Nest density is relatively low compared to other terns (Massey 1977). There is often little evidence of breeding Little Terns so the unwary beachgoer can unintentionally disrupt the colony. Little Tern chicks are active within a few hours of hatching and for the first five days are extremely vulnerable to predators such as Silver Gull (Larus novaehollandiae), Ravens (Corvus spp.) and some birds of prey. Because parent birds try to lead their offspring towards cover, disturbance to the colony by humans or predators can separate chicks from their parents so that they are vulnerable to predation, exposure and starvation. Human disturbance to post-breeding flocks of Little Tern and their fledglings at major roosting sites in the Gippsland Lakes may be affecting the survival of the inexperienced juvenile birds.

The Red Fox (Vulpes vulpes) can also cause nest abandonment. At a large colony a marauding fox may only prey upon a few nests, but the intrusion causes a breakdown in the cohesion of the colony . At Crescent Island in the Gippsland Lakes in 1987 a fox caused the collapse of a breeding colony. The birds did not nest there again for four years.

Increases in the commercial exploitation of the smaller fish species, which are prey items, within the estuaries may affect the breeding success or nest site selection of the terns. Pollution of fishing grounds may poison adults and affect breeding success through sub-lethal effects such as egg mortality, or cause a decline in the fish species preyed upon. Eutrophication can lead to localised fish kills reducing the availability of food during the critical period.

Most Little Terns leave East Gippsland in the winter. Individuals banded in Victoria have been resighted in NSW, which suggests a northwards migration. A small flock has been seen overwintering by Lake Wellington, Gippsland Lakes since 1990 (J. Reside pers. comm.).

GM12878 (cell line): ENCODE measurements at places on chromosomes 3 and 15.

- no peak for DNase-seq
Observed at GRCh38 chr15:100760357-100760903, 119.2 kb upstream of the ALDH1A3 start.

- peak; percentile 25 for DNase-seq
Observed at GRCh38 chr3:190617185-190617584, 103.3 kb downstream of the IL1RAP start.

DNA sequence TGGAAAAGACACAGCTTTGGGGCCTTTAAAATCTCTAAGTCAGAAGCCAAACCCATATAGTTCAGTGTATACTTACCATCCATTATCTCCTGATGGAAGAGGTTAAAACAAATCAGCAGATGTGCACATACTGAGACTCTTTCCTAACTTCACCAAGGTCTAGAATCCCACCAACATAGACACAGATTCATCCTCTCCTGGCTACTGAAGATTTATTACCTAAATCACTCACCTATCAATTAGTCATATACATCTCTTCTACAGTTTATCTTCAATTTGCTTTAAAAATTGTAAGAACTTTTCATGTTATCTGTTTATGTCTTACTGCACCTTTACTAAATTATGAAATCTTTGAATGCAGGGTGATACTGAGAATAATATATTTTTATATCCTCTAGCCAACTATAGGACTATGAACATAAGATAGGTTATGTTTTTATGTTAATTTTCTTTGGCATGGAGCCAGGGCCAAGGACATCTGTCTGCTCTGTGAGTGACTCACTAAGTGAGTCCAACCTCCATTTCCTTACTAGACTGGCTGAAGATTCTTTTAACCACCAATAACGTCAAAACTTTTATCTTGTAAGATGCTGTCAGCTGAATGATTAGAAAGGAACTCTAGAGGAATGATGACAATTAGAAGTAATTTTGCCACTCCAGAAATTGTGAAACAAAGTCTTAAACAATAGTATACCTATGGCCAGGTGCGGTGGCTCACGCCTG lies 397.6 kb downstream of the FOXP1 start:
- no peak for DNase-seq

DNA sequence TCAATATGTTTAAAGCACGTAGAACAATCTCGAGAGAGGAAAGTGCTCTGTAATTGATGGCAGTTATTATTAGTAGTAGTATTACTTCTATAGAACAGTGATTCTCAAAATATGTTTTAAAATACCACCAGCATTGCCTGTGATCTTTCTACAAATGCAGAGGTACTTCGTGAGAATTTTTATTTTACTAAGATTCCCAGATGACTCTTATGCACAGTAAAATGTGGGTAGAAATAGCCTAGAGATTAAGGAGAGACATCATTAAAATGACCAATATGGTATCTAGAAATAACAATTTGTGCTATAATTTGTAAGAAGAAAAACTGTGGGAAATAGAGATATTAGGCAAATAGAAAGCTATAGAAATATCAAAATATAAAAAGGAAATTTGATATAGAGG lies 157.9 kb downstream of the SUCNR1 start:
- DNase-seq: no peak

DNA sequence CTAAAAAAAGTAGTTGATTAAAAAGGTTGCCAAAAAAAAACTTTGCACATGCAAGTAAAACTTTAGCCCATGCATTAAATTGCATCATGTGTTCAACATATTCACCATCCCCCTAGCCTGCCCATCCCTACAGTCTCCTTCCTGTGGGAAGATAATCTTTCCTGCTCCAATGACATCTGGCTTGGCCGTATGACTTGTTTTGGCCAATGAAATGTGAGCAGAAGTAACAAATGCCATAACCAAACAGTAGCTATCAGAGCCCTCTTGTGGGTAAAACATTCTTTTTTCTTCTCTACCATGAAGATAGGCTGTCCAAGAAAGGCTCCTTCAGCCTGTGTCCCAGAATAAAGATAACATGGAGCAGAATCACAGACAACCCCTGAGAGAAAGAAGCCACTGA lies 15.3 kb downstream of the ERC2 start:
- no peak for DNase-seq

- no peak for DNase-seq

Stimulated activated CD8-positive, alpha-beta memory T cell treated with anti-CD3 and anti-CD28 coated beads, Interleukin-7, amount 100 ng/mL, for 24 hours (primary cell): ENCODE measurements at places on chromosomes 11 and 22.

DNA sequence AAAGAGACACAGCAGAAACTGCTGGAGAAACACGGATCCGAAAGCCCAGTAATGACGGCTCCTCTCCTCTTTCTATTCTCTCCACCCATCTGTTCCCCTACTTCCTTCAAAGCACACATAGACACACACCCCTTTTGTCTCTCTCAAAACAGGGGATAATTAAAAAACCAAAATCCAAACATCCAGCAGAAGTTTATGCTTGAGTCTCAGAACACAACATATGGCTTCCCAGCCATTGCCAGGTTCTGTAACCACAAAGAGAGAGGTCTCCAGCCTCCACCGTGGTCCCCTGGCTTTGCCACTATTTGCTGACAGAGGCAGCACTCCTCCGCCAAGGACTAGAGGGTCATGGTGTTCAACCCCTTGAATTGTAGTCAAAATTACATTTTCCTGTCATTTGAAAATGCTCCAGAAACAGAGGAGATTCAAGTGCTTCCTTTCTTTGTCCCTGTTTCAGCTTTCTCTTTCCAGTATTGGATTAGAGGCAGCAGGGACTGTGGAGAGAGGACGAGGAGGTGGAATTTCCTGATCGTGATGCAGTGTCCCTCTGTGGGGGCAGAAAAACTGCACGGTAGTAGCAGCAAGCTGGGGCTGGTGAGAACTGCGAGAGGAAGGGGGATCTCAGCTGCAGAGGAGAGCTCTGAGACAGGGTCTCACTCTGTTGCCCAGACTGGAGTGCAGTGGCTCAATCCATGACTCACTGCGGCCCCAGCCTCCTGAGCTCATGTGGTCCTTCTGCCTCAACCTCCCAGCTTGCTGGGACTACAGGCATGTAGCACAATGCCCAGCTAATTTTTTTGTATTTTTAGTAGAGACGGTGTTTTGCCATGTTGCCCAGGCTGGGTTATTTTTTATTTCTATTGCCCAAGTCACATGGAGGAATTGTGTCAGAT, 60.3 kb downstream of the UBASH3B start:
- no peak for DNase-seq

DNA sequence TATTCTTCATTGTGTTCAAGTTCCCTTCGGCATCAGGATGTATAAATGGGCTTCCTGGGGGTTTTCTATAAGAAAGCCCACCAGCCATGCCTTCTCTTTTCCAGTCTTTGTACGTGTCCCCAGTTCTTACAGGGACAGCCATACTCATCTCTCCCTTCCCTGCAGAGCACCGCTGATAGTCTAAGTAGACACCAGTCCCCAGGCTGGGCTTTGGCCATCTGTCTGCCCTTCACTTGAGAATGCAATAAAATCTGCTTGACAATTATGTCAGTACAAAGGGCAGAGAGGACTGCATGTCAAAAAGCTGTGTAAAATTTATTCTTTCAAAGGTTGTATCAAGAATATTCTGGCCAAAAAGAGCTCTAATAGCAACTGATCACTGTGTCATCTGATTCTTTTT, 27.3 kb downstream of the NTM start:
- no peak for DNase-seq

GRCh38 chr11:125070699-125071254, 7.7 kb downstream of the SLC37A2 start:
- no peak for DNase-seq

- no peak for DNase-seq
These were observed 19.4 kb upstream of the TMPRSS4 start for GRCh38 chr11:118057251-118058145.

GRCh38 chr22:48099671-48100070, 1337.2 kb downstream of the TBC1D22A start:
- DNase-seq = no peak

The taxonomy of the Little Tern is poorly understood. A non-breeding population of up to 400 Little Tern arrive in East Gippsland each year presumably from northern breeding grounds. They have little association with the breeding colonies, spending most of the summer migrating between the eastern end of the Gippsland Lakes and Corner Inlet in South Gippsland. It is possible that these two populations represent two subspecies (Hill 1990).

The adult population of Little Tern appears to be increasing in Victoria. A census in 1990 recorded the largest known population of 320 and similar counts in December 1992 have further increased this figure to around 400 adult birds. This population now significantly exceeds the estimated NSW population of under 200 birds, which appears to be still in decline (P. Smith pers. comm.). Little Terns have bred successfully for five out of the last six years, producing approximately 900 fledglings. Consequently the management effort must be planned to manage additional numbers of Little Tern and the breeding sites they may occupy. The Victorian population of Little Tern may now be the most significant in eastern Australia.


Wider Conservation Issues

The measures taken to protect the Little Tern in Victoria over the last 12 years have had significant benefits for other species of shorebirds, in particular Hooded Plover (Charadrius rubricollis), Pied Oystercatcher (Haematopus longirostris), Red-capped Plover (Charadrius ruficapillus) and the Fairy Tern (Sterna nereis). Maintenance of habitat in East Gippsland led to an assumed major shift in the breeding distribution of Fairy Tern from traditional sites in Port Phillip Bay that had become overvegetated (C. Minton pers. comm.).